Liverpool's new Stanley Park stadium on hold until recession is over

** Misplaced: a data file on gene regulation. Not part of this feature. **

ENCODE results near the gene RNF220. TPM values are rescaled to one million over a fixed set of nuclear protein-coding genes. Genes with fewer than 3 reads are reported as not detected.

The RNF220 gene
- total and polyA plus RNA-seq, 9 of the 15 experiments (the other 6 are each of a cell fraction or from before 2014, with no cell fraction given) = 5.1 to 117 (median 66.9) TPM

The 60,000-seat replacement for Liverpool's historic but crumbling Anfield was due to have opened next year, but the economic downturn forced co-owners Tom Hicks and George Gillett Jr. to halt building work last August. The American owners had said it would be a "short-term delay," but they are still not able to put a date on building work resuming. Related ArticlesRed-faces around AnfieldBabel wants Ajax returnAlonso: I wanted to leave Liverpool a year agoCarragher: don't write us off"Construction on the stadium will begin when the current contraction in the banking industry ends and the global financial markets re-establish their equilibrium," Liverpool's new managing director Christian Purslow said. Purslow hopes the stadium on the adjacent Stanley Park will be ready in time for 2018 to stage World Cup matches should England's bid to stage the showcase event prove successful. "The centerpiece is to deliver a world-class football ground that everyone can be proud of, a new home for the club with a stadium of at least 60,000 seats, giving the best possible match experience," Purslow said. Liverpool has been financially hamstrung by the economics of 45,000-capacity Anfield, where there are just 34 luxury suites and few amenities to generate extra funding to enhance the squad. Manchester United's Old Trafford can welcome 76,000 fans and Arsenal moved from 38,000-seat Highbury into 60,000-seat Emirates Stadium in July 2006. Liverpool vice-captain Jamie Carragher has said he is embarrassed and irritated by the delays in replacing the stadium. Millions of pounds were written-off when existing plans to replace Anfield were ditched after Liverpool was bought by the Hicks and Gillett in 2007 so architects from Hicks' native Texas could design a more spectacular stadium.
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